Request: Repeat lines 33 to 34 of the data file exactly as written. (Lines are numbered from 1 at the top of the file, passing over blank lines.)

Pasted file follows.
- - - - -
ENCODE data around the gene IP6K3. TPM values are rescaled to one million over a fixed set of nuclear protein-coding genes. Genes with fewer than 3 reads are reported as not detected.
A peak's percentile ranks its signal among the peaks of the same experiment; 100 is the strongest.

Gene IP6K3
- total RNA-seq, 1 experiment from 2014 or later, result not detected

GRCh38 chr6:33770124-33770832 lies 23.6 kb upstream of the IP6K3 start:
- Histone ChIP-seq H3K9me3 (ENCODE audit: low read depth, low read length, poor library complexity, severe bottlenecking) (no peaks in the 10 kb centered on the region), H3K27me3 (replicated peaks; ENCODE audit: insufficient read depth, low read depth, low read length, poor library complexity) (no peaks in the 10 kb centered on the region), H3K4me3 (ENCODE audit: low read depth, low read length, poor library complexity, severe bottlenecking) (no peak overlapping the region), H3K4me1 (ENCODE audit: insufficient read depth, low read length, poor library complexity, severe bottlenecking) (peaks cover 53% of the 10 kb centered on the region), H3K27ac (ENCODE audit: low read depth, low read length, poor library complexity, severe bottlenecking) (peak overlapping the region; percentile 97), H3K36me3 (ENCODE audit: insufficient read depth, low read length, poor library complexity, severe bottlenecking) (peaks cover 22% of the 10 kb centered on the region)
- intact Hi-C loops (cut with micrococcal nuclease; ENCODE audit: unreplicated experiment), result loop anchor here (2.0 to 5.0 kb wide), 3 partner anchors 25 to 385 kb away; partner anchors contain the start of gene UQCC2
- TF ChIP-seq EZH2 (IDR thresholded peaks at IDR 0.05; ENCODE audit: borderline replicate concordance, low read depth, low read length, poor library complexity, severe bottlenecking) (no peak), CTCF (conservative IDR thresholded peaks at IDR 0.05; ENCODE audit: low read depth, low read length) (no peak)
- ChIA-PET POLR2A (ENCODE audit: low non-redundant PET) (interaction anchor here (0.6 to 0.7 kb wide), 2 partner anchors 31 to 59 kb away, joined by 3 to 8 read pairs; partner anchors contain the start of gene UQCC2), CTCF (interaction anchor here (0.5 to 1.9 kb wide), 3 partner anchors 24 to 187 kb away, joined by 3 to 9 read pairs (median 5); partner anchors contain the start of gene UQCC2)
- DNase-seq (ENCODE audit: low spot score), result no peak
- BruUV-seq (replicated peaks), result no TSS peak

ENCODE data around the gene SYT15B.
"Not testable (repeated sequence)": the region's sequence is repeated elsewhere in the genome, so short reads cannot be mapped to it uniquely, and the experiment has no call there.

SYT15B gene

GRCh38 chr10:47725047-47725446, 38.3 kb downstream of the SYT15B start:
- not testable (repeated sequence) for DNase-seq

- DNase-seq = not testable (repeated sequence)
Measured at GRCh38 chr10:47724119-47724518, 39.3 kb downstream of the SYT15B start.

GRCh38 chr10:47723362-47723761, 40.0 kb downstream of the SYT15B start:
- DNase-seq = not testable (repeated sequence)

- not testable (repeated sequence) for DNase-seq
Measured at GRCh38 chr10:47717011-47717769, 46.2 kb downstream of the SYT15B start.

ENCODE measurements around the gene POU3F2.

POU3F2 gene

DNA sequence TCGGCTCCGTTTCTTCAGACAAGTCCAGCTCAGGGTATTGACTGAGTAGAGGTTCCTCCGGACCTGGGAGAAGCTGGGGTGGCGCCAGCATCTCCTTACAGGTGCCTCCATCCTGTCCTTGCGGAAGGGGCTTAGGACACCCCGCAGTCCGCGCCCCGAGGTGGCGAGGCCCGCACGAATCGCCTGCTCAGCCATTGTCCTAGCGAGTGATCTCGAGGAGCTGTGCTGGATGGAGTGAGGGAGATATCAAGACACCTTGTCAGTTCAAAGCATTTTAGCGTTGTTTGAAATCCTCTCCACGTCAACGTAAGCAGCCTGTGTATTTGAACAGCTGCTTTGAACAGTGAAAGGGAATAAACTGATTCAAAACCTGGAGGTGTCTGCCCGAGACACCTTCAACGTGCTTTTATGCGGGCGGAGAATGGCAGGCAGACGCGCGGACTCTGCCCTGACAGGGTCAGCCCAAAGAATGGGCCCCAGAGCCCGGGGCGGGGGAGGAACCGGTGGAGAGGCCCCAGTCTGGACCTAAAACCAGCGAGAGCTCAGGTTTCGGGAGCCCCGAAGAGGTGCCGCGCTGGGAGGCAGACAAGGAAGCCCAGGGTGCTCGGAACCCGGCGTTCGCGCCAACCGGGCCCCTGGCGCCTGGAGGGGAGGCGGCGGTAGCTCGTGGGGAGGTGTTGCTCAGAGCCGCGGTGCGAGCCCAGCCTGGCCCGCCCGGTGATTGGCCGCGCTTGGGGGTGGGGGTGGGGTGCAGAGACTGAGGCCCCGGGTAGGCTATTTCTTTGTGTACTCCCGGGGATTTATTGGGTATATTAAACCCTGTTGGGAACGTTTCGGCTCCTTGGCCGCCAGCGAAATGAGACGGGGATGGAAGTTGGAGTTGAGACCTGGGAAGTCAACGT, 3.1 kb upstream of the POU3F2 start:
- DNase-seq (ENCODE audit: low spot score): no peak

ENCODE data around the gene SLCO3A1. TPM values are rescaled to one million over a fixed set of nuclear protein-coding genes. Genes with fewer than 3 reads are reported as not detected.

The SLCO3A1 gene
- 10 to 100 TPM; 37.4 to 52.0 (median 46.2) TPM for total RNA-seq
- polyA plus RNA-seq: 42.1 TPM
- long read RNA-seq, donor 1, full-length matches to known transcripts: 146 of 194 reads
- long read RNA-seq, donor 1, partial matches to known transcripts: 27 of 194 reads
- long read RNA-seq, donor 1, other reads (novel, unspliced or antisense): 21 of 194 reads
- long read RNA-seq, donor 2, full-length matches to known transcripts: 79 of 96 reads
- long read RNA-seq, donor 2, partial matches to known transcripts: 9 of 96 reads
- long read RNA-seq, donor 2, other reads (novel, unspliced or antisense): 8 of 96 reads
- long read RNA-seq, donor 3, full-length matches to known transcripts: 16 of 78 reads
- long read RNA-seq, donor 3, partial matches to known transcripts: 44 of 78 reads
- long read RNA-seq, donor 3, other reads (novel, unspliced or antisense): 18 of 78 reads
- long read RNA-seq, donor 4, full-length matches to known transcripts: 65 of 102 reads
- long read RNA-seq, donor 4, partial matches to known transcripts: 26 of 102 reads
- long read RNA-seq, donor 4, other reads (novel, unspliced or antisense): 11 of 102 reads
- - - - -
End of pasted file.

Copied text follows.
- long read RNA-seq, donor 1, other reads (novel, unspliced or antisense): 21 of 194 reads
- long read RNA-seq, donor 2, full-length matches to known transcripts: 79 of 96 reads